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Wonton Wrappers

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A.K.A

Wonton skins

What is it?

These thin sheets of wheat-flour pasta have a versatility that belies their name. Traditionally used to wrap Chinese wontons and dumplings, wonton wrappers can also be used in place of fresh pasta to make shortcut ravioli, shaped into cups and baked to make a crunchy base for hors d’oeuvres, and fried up into a crispy garnish for soups and salads.

How to choose:

Wonton wrappers are available in most Asian grocery stores; you’ll usually have a choice between round and square wrappers.

How to prep:

While working with wonton wrappers, keep the stack of wrappers covered with a damp paper towel, and remove them one at a time, so that they don’t dry out.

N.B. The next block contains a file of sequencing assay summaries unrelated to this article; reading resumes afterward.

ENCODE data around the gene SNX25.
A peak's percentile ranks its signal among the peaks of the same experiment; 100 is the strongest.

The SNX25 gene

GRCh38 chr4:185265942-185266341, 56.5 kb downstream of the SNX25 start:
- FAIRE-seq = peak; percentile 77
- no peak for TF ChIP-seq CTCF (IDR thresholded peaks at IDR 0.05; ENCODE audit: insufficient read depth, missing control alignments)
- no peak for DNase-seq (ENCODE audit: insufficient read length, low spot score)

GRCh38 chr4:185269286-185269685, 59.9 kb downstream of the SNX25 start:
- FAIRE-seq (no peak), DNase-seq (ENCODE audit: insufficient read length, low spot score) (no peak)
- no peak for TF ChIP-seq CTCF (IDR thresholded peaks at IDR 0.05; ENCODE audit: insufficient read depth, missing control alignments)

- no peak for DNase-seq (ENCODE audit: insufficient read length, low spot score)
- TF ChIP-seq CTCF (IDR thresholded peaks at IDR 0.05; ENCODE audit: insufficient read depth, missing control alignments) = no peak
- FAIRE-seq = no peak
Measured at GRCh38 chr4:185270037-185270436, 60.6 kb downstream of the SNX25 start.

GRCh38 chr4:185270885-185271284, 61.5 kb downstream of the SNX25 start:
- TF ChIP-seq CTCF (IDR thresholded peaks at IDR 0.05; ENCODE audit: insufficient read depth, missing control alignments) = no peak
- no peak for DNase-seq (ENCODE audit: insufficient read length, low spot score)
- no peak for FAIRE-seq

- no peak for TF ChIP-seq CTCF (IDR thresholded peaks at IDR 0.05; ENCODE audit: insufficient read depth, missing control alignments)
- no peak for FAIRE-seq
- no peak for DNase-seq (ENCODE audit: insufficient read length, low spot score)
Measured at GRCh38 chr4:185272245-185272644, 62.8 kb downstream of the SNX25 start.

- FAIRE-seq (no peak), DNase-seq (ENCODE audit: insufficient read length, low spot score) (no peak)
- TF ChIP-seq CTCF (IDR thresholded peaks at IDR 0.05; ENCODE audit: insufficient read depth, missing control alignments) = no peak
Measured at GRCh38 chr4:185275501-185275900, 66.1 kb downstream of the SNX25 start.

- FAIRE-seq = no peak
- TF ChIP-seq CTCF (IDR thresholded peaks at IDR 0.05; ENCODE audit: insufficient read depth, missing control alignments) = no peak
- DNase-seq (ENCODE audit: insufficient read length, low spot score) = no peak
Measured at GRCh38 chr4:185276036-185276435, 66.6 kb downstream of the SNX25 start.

serving suggestions:

Mushroom Pasta Rags Boil wonton wrappers until al dente, about 2 minutes, then drain. Sauté sliced mushrooms in butter until browned, add a squirt of fresh lemon juice, and season with salt and pepper. Stir in the boiled wrappers to warm through, then serve.

Feta and Sun-Dried Tomatoes in Wonton Cups Coat a mini-muffin tin with cooking spray. Line each cup with a wonton wrapper and spritz with more cooking spray. Bake at 400°F until the wrappers are lightly browned and crisp, about 6 minutes. Cool and fill with crumbled feta and chopped sun-dried tomatoes in oil. Serve as an hors d’oeuvre.

Sweet Wonton Chips Pan-fry wrappers, a few at a time, in hot oil, turning once, until golden. Drain on paper towels and sprinkle with sugar seasoned with cinnamon or Chinese five-spice powder. Serve with ice cream or alongside fresh fruit.

How to store:

Keep wonton wrappers well-wrapped in the refrigerator.

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